Arts & Music, Food & Drink, Island enthusiast, Muck, North West, Outdoor Activities

By Robin McKelvie

Muck Tearoom

“We’re a tight knit community that just gets on with it,” smiles Bruce Boyd, owner of the Isle of Muck Tea Room. “Every island has its issues to deal with, but we’ve got a strong farming set-up here and a real community as you can see when you visit.”

Muck is the sort of island that often gets missed out. Nevermind getting overlooked for Skye, like many Scottish islands, the tiniest of the four Small Isles gets overlooked for community-owned neighbour Eigg, ships and sailors scooting from Ardnamurchan Point right past.

To be fair Muck is only two and half miles across and relatively flat. But it packs a lot in. And it sustains a community who have to generate their own electricity through solar and wind power as they are not connected to the National Grid. It’s a far cry from the island’s heyday when it had 300 islanders in the 1800s during the kelp boom, but I find the local attitude positive today.

Muck landscape

I’ve just visited again on a small cruise ship that tries to call in at Muck as often as she can. We bring a couple of dozen visitors ashore and our guide sets up a tab in the tearoom, which seems to be appreciated by Bruce who busies around serving everyone their superb cakes. The visitors also appreciate the chance to talk to him about the vagaries of island life.

The Green Shed with stamp point

Muck may often get overlooked, but the tea room is like a mini version of the island. It looks unassuming, but the homebaking is top notch (easily my best caramel shortbread of the year) and they also do a pizza night on Wednesday. In the evenings they also dish up a fresh shellfish feast – I’d be delighted if any café in my mainland town offered that. It’s got tables outside too where you can sit in the sunshine under big Hebridean skies and just take it all in.

This is my fifth visit to Muck and I’m pleased to see a new arrival – a Scottish Islands Passport brass rubbing stamp point and QR code. So don’t forget to check in when you visit Muck and add it to your collection. Digging into the app I learn that the isle was home to the last known sighting of a mermaid back in 1947 after an 80-year-old islander spied one. Muck also handily features in print in the Shaping Our Islands travelogue, also available to buy in Muck from The Green Shed!

Walking into Port Mor

The app helps me explore this main village of Port Mor too, reminding me there is a purpose-built Community Hall with an ancient 7th century Celtic Cross on display. It was found near the deserted village of A’Chill, a former township whose outline you can still trace. It also reminds me of the wee gift shop where you can pick up local arts and crafts, which make great souvenirs.

Much of Muck today is still very much a working farm. Its green pastures and well-kept fences are home to Luing cattle and Cheviot sheep. I stroll by ewes and their cute, shy wee lambs as I strike out across the island in search of the famous beach at Gallanach. En route pheasants dramatically bash by trying to show off and I listen for the call of the elusive corncrake. Muck’s traditional farming techniques have apparently drawn them back to the isle.

Lambs in Muck

The local waters are also alive with life. On my visits coming ashore and even walking around I’ve seen porpoises and dolphins, even a minke whale on the approach to Port Mor from the south. The isle also houses nesting puffins in summer and on this visit I spy as we sail away that flying barn door of the Scottish ornithologist scene – a mighty sea eagle. It circles high above being harried by a brace of nippy gulls. Its massive wingspan is a hindrance in close contact with the feisty and nimble gulls.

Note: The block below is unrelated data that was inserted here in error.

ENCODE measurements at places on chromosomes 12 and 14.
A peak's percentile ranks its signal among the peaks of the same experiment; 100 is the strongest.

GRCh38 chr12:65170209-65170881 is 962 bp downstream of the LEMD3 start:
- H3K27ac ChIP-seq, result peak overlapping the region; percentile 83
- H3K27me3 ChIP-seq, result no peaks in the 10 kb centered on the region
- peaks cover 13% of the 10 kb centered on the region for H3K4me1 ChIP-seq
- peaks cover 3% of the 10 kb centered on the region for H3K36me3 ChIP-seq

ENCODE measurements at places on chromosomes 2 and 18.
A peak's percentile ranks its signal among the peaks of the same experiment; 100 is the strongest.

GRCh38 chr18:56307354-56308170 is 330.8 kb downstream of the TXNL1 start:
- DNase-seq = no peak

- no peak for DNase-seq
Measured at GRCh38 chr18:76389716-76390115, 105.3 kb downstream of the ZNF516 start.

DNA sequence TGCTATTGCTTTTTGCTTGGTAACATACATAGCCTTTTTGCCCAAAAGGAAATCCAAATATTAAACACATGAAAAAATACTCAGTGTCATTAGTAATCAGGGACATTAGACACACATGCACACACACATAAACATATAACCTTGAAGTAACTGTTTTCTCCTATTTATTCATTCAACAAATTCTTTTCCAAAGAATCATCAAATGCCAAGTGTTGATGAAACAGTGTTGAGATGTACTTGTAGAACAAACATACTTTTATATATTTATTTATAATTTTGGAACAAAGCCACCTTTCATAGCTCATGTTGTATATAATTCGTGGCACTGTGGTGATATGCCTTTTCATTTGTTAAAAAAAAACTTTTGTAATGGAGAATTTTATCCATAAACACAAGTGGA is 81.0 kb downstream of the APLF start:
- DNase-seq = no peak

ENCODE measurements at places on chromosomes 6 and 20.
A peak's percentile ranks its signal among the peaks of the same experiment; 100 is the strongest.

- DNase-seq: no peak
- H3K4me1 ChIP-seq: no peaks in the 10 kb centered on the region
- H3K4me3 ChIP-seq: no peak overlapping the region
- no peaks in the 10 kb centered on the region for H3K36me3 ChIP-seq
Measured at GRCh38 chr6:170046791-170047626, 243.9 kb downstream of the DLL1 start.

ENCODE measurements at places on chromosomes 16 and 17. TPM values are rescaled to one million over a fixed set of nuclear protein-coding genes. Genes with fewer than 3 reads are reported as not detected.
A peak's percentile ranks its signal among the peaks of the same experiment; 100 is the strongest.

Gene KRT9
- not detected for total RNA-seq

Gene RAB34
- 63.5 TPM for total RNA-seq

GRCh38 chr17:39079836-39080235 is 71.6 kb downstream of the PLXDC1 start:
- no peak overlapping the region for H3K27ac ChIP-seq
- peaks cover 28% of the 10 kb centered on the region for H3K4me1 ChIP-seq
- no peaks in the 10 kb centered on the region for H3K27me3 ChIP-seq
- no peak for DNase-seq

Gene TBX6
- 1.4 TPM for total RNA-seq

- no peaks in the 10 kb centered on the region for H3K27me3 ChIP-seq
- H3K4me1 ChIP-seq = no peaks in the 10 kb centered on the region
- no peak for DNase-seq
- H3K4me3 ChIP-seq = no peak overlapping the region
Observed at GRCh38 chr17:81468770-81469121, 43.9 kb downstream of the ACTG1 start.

I hit the brow of the hill and the views really start. The rock spine of Eigg eases up from the cobalt waters and then Rum’s monstrous Cuillin mountains soar up like a rugged leviathan bursting out the Atlantic. It’s a picture-postcard scene that goes into overdrive when I reach the white sands of Gallanach. On this roasting afternoon they look positively Caribbean, though of course it should be the other way round as the Hebrides are millions of years older.


Muck though is no simple, wild abandoned island made to furnish postcards. I meet a family from the south of England who have booked a week here on a whim. Their wee boy is glad as he splashes about in the aquarium-clear waters and waves at the bountiful local seal population. His dad is appreciative too – “we knew it would be beautiful but it’s the fact that people manage not only to live here, but to thrive too, that has really surprised and impressed me. It’s like a window into another world.”

I push on around the white sands after a wee hop over to a tidal islet. A large farm stands between me and the island’s highest peak of Beinn Airein which only reaches 137m. Like many things with Muck that is not the whole story. It’s quite a challenge yomping up here across the rough grounds and then the views are sublime south to Mull and north towards the rest of the Small Isles and Skye. A farm worker takes time to chat about how the farm mixes traditional and modern methods for a “hybrid that works well here on an island with its unique needs.” Muck is the sort of island you just keep falling into conversations on.

Heading back to Port Mor, I wave goodbye to the dazzling white sands that are sure to get a decent amount of likes when I post them on social media. But as impressive is the spirit of the local community and the feeling of this being a lived in island that will most definitely draw me back for another visit. I’ll be bringing my Scottish Islands Passport app too (not forgetting to download the Muck entry so it works offline), which always adds richer layers to any island visit.

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